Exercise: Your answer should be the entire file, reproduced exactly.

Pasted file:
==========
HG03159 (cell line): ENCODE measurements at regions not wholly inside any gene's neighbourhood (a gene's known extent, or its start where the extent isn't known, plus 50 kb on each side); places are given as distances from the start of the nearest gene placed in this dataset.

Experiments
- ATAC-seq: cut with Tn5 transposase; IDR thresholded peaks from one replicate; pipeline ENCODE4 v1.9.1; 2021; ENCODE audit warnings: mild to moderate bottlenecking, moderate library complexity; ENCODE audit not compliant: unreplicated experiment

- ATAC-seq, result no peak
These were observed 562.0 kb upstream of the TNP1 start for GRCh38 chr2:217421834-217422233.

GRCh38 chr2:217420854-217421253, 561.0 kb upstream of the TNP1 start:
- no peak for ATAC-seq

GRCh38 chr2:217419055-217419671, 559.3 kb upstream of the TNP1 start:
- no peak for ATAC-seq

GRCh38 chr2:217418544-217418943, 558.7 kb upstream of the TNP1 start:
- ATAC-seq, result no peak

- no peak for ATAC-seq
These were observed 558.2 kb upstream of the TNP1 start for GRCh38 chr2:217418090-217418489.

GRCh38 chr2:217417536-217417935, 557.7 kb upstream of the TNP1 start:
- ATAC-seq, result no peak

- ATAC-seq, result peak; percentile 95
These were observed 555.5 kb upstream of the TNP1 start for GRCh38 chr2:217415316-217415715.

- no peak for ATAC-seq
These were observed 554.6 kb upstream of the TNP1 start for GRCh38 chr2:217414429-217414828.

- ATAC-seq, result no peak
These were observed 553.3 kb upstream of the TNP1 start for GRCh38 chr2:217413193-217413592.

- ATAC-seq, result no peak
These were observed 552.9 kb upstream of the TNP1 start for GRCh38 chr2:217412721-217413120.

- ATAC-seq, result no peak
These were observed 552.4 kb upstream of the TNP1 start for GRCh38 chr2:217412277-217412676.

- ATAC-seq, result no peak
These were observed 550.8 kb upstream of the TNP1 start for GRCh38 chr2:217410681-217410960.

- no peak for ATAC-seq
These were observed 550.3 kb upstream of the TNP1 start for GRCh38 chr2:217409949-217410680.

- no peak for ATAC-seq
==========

HG03159 (cell line): ENCODE measurements at regions not wholly inside any gene's neighbourhood (a gene's known extent, or its start where the extent isn't known, plus 50 kb on each side); places are given as distances from the start of the nearest gene placed in this dataset.

Experiments
- ATAC-seq: cut with Tn5 transposase; IDR thresholded peaks from one replicate; pipeline ENCODE4 v1.9.1; 2021; ENCODE audit warnings: mild to moderate bottlenecking, moderate library complexity; ENCODE audit not compliant: unreplicated experiment

- ATAC-seq, result no peak
These were observed 562.0 kb upstream of the TNP1 start for GRCh38 chr2:217421834-217422233.

GRCh38 chr2:217420854-217421253, 561.0 kb upstream of the TNP1 start:
- no peak for ATAC-seq

GRCh38 chr2:217419055-217419671, 559.3 kb upstream of the TNP1 start:
- no peak for ATAC-seq

GRCh38 chr2:217418544-217418943, 558.7 kb upstream of the TNP1 start:
- ATAC-seq, result no peak

- no peak for ATAC-seq
These were observed 558.2 kb upstream of the TNP1 start for GRCh38 chr2:217418090-217418489.

GRCh38 chr2:217417536-217417935, 557.7 kb upstream of the TNP1 start:
- ATAC-seq, result no peak

- ATAC-seq, result peak; percentile 95
These were observed 555.5 kb upstream of the TNP1 start for GRCh38 chr2:217415316-217415715.

- no peak for ATAC-seq
These were observed 554.6 kb upstream of the TNP1 start for GRCh38 chr2:217414429-217414828.

- ATAC-seq, result no peak
These were observed 553.3 kb upstream of the TNP1 start for GRCh38 chr2:217413193-217413592.

- ATAC-seq, result no peak
These were observed 552.9 kb upstream of the TNP1 start for GRCh38 chr2:217412721-217413120.

- ATAC-seq, result no peak
These were observed 552.4 kb upstream of the TNP1 start for GRCh38 chr2:217412277-217412676.

- ATAC-seq, result no peak
These were observed 550.8 kb upstream of the TNP1 start for GRCh38 chr2:217410681-217410960.

- no peak for ATAC-seq
These were observed 550.3 kb upstream of the TNP1 start for GRCh38 chr2:217409949-217410680.

- no peak for ATAC-seq